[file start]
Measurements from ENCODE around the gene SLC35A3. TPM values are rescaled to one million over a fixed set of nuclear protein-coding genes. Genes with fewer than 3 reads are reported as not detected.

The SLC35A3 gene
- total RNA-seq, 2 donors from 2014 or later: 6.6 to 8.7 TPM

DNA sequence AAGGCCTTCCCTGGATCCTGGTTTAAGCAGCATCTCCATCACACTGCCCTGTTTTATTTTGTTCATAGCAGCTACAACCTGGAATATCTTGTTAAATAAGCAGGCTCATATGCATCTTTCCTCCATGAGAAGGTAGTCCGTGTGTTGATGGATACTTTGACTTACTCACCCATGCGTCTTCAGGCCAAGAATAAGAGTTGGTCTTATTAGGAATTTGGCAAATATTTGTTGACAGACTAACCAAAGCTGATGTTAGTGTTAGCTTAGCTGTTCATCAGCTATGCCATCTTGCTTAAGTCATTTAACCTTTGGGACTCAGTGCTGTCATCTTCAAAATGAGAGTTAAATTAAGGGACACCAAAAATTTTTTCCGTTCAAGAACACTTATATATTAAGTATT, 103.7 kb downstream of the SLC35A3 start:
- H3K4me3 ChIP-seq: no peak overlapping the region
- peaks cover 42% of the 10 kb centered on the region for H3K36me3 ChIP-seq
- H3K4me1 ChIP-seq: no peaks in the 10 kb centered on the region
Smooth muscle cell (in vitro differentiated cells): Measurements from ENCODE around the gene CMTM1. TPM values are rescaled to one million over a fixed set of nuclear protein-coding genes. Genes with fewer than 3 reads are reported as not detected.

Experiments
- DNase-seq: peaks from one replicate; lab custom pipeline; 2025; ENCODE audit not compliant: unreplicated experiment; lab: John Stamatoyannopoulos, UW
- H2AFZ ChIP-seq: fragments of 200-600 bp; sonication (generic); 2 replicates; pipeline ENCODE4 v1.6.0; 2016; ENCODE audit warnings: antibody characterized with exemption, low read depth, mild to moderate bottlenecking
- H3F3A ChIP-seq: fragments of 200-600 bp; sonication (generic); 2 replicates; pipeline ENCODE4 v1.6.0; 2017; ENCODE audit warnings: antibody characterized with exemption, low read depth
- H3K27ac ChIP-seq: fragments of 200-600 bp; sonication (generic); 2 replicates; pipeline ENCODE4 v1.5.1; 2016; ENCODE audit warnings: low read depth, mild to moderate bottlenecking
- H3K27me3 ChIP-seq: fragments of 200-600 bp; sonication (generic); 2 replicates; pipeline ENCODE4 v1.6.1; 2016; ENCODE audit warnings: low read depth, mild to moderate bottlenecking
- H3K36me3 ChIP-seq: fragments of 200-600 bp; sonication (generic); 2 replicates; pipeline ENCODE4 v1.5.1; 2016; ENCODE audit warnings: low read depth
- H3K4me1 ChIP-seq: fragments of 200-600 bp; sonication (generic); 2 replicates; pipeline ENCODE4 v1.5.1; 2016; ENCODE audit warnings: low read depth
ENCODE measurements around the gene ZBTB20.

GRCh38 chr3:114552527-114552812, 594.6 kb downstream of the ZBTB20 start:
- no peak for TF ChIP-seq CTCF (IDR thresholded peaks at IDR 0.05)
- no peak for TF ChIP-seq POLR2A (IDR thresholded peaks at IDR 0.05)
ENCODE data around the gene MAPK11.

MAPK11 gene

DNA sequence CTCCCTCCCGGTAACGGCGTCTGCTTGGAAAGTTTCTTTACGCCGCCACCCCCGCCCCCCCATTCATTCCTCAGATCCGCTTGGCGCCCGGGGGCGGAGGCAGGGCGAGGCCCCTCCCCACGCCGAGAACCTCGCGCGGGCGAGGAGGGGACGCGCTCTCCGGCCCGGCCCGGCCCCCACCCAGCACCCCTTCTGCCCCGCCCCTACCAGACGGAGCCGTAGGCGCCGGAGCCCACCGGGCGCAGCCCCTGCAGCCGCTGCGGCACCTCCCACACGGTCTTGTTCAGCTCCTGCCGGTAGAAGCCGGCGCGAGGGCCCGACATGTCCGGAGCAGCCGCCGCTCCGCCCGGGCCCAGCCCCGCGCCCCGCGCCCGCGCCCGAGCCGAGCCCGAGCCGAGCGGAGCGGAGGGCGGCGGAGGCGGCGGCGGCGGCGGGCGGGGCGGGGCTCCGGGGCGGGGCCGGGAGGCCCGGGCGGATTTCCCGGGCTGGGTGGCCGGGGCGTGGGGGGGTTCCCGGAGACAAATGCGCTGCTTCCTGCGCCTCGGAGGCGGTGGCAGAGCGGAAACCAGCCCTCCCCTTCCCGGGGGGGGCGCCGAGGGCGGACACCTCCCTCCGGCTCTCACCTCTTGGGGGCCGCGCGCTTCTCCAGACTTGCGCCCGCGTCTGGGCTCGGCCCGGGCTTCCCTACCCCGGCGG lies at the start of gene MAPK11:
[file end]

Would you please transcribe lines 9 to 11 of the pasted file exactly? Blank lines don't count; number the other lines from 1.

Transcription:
Experiments
- DNase-seq: peaks from one replicate; lab custom pipeline; 2025; ENCODE audit not compliant: unreplicated experiment; lab: John Stamatoyannopoulos, UW
- H2AFZ ChIP-seq: fragments of 200-600 bp; sonication (generic); 2 replicates; pipeline ENCODE4 v1.6.0; 2016; ENCODE audit warnings: antibody characterized with exemption, low read depth, mild to moderate bottlenecking